The 10 commandments you must obey when ordering coffee in Italy



I once met an Italian who didn’t drink coffee. He made light of the fact, but you could see that he was tired of having to explain his disability to him every time some new acquaintance uttered the standard Italian greeting: “Prendiamo un caffè?” (“Fancy a coffee?”). His breezy but faintly passive-aggressive manner of him concealed, I suspect, deep pools of self-doubt and underground lakes of wounded masculine pride. Vegetarians develop the same nonchalant yet haunted look when traveling in places like Mongolia, where meat comes with a side-dish of meat. But this Italian guy wasn’t a visitor, he was local. He was the Mongolian vegetarian.

Coffee is so much a part of Italian culture that the idea of ​​not drinking it is as foreign as the idea of ​​having to explain its rituals. These rituals are set in stone and not always easy for outsiders to understand.

In fact, as in any self-respecting cult, they are made deliberately hard to comprehend, so that the initiated can recognize each other over the bar counter without the need for a curious handshake (which would only lead to stubborn cappuccino stains).

Some might object that the Italian coffee cult is now a worldwide church with branches in London, Dubai and Bora Bora. But although the Arabica coffee blend is often perfect, the cups just the right size and shape, the machines as Made in Italy as they come, Italian coffee bars outside Italy almost always adapt to the host culture – just like the vast majority of Chinese restaurants outside China. If you take your cue from your local high street espresso purveyor, you risk straying from the True Path on arrival in Italy.

Here, then, for those who fancy going native in true Lorenzo of Arabica style, are the Ten Commandments of Il Culto del Caffè.

1. Milk in the morning

Thou shalt only drink cappuccino, caffé latte, latte macchiato or any milky form of coffee in the morning, and never after a meal. Italians cringe at the thought of all that hot milk hitting a full stomach. An American friend of mine who has lived in Rome for many years continues, knowingly, to break this rule. But she has learned, at least, to apologize to the bartender.

2. Keep it simple

Thou shalt not muck around with coffee. Requesting a mint frappuccino in Italy is like asking for a single malt whiskey and lemonade with a swizzle stick in a Glasgow pub. There are but one or two regional exceptions to this rule that have met with the blessing of the general coffee synod. In Naples, you mayst order a caffè alla nocciola – a frothy espresso with hazelnut cream. In Milan thou can impress the locals by asking for a marocchino, a sort of upside-down cappuccino, served in a small glass which is first sprinkled with cocoa powder, then hit with a blob of frothed milk, then spiked with a shot of espresso .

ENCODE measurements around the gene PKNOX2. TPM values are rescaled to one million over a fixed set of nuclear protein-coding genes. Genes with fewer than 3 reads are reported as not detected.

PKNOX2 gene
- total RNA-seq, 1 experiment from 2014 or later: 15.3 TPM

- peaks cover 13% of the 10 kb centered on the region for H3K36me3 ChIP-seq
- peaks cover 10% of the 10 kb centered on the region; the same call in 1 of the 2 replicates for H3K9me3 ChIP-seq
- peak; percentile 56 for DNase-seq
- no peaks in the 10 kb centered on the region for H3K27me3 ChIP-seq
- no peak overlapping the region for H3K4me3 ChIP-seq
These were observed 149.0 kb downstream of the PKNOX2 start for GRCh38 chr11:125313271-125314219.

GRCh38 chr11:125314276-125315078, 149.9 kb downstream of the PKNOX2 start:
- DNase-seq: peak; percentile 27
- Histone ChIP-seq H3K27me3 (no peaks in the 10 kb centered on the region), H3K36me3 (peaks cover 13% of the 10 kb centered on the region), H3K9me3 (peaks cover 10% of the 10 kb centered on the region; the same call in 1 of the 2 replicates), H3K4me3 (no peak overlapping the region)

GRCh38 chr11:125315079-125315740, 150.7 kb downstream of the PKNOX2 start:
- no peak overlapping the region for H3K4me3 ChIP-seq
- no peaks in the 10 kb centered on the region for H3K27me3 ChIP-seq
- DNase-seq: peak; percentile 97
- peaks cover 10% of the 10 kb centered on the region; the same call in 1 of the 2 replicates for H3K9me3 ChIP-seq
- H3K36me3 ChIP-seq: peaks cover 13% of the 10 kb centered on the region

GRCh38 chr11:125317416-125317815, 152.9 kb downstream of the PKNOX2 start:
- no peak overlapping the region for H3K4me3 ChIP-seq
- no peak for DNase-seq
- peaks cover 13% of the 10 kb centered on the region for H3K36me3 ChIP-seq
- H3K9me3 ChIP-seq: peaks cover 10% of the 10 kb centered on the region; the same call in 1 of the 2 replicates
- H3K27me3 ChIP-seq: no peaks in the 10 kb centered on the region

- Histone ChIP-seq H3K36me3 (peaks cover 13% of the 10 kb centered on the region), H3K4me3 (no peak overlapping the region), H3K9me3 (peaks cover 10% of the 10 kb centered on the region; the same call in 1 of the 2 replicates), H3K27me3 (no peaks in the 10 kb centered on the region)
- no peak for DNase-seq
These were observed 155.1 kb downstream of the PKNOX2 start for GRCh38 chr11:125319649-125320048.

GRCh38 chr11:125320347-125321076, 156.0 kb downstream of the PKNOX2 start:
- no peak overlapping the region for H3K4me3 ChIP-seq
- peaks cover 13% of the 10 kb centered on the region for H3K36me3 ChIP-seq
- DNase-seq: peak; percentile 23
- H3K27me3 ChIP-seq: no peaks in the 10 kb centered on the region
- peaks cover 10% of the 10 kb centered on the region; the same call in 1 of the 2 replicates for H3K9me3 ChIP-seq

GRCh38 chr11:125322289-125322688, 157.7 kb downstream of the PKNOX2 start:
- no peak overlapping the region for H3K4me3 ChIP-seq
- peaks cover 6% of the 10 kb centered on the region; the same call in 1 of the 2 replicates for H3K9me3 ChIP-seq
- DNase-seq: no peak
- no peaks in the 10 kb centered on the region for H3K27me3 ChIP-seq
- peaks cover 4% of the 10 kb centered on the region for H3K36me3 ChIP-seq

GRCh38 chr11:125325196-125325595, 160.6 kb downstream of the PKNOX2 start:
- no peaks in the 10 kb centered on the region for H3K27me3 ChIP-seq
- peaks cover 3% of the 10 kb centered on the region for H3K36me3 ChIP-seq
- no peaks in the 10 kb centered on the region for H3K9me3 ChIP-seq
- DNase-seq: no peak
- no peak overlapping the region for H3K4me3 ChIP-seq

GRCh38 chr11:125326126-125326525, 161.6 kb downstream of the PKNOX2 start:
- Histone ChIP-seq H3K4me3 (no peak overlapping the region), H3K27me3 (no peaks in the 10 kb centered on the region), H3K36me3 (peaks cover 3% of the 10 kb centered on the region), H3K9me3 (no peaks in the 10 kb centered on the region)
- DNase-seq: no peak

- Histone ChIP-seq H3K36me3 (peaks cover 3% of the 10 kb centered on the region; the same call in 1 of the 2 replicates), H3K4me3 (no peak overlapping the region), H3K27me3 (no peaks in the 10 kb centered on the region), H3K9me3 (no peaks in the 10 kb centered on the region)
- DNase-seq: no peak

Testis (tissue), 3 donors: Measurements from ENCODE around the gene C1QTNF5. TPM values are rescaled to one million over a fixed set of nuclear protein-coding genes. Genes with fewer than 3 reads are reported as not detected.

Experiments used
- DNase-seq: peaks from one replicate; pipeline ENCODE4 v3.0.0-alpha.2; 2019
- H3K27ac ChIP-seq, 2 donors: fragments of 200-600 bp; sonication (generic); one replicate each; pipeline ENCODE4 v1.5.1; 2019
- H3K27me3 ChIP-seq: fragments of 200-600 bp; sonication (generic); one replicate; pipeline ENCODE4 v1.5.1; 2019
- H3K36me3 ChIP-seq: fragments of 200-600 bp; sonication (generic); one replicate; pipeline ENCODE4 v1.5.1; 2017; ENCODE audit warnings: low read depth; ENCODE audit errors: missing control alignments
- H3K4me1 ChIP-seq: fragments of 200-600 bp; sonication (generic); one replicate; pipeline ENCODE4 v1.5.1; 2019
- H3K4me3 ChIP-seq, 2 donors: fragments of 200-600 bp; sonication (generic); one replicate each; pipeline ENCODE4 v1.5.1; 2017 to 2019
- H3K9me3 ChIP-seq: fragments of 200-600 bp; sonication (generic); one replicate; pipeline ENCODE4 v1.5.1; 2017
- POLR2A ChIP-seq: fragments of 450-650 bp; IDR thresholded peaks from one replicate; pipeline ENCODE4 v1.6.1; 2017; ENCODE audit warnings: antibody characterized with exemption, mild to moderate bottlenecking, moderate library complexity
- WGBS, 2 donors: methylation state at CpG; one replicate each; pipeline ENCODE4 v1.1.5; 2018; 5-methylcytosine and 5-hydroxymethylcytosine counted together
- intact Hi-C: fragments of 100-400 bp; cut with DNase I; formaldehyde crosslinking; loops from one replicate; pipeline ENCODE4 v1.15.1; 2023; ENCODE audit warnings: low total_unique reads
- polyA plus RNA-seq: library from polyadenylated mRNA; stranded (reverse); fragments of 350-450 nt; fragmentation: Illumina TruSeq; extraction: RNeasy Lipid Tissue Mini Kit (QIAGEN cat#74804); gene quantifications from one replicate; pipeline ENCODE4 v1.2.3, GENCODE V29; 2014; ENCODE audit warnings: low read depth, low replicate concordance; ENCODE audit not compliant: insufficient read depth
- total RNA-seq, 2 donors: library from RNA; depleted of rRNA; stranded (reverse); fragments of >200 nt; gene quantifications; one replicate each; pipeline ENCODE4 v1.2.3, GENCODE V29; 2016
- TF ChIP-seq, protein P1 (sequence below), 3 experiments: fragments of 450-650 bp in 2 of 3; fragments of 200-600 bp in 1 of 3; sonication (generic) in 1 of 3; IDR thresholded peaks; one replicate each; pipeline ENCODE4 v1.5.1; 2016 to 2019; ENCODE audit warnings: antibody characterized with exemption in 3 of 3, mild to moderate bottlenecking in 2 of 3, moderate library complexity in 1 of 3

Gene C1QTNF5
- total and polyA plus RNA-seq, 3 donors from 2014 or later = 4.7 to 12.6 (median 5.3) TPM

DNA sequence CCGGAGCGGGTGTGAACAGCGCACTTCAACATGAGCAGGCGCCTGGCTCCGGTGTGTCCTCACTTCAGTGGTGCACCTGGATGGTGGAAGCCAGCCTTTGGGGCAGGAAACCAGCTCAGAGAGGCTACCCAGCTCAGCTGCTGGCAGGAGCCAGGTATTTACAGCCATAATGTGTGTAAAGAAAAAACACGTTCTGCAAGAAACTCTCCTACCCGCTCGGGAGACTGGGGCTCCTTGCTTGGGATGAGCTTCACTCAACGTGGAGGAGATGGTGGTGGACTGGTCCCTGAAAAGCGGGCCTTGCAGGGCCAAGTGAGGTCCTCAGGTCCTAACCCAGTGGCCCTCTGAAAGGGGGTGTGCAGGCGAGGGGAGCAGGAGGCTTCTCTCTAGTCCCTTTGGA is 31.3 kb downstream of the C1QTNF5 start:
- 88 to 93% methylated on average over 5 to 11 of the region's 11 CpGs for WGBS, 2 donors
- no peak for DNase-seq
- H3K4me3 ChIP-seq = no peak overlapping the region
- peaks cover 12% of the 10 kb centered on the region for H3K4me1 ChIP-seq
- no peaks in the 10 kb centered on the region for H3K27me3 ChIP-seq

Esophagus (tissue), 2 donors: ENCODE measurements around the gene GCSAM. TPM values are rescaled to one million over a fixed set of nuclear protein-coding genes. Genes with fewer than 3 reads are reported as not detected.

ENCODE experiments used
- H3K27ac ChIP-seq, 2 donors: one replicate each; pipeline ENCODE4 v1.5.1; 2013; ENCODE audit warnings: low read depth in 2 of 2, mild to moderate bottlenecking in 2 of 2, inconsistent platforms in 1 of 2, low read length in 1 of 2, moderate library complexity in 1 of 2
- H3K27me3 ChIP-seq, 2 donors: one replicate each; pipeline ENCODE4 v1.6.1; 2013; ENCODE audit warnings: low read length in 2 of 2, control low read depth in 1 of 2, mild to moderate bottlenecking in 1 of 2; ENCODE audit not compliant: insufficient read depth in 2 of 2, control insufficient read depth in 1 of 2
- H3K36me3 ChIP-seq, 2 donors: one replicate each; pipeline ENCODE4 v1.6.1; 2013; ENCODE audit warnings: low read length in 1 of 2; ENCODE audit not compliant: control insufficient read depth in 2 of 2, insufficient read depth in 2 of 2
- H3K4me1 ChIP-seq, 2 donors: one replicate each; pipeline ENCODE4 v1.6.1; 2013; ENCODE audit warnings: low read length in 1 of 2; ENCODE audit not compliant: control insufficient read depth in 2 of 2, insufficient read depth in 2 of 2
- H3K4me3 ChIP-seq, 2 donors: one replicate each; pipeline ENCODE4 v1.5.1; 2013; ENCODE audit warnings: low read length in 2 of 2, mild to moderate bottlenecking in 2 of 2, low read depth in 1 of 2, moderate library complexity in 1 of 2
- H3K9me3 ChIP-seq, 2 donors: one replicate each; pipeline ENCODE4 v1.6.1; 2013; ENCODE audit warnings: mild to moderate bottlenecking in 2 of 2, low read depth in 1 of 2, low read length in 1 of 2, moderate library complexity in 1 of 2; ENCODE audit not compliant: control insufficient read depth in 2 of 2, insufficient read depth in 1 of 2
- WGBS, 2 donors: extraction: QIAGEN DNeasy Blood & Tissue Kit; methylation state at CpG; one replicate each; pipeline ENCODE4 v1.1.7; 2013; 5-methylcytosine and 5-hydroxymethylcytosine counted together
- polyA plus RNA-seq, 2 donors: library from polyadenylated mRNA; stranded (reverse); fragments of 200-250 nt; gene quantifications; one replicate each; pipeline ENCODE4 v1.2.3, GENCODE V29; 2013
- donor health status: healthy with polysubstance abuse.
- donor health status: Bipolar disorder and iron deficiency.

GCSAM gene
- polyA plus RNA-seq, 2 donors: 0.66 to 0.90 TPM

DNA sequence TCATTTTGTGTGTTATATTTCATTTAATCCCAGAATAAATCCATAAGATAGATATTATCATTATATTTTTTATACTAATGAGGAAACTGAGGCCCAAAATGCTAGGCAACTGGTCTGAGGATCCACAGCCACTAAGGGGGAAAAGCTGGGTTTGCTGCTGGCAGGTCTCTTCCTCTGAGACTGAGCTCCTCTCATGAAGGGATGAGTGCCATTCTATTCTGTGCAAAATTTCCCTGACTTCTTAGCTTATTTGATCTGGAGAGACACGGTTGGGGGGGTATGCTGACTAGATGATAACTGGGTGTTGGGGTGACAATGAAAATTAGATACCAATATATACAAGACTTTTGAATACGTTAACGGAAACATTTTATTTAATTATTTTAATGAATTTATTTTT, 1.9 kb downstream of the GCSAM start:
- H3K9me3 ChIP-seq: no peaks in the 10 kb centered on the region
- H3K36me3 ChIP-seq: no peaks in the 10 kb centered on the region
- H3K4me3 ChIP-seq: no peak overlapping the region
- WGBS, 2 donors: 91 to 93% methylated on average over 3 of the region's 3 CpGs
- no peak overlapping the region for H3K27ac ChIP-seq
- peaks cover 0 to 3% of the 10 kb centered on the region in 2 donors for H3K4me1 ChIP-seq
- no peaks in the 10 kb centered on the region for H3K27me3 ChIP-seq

3. Never say ‘espresso’

Which reminds me, thou shalt not use the word espresso. This a technical term in Italian, not an everyday one. As espresso is the default setting and single the default dose, a single espresso is simply known as un caffè. And for pity’s sake, don’t say ‘expresso’ either.

4. Double trouble

Thou can order a caffè doppio (a double espresso) if you like it, but be aware that this is not an Italian habit. Italians do drink a lot of coffee, but they do so in small, steady doses.

5. Say it loud

Thou shalt head confidently for the bar, call out thine order even if the barista has his back to you, and pay afterwards at the till.

6. Just the ticket

If it’s an airport or station bar or a tourist place where the barista screams “ticket” at thee, you shalt, if you can bear the ignominy, pay before you consume.

7.Standing room only

Thou shalt not sit down unless thou hast a very good reason. Coffee is a pleasurable drug, but a drug nonetheless, and should be downed in one, standing. Would you sit down at a pavement table to take your daily Viagra?

8. Some like it hot

Thou shouldst expect thy coffee to arrive at a temperature at which it can be downed immediately as per the previous commandment. If you prefer burning thy lips and tongue or blowing the froth off thy cappuccino in a vain attempt to cool it down you should ask for a caffè bollente.

9. The permitted drinks

Thou shall be allowed the following variations, and these only, from the Holy Trinity of caffè, cappuccino and caffé latte: caffè macchiato or latte macchiato – an espresso with a dash of milk or a hot milk with a dash of coffee (remember, mornings only); caffè corretto: the Italian builder’s early morning pick-me-up, an espresso “corrected” with a slug of brandy or grappa; and caffè freddo or cappuccino freddo (iced espresso or cappuccino) – but beware, this usually comes pre-sugared. Thou mayst also ask for a caffè lungo or a caffè ristretto if you desire more or less water in thine espresso.

10. That’s all

Anything else you may have heard is heresy.


www.telegraph.co.uk

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George Holan

George Holan is chief editor at Plainsmen Post and has articles published in many notable publications in the last decade.

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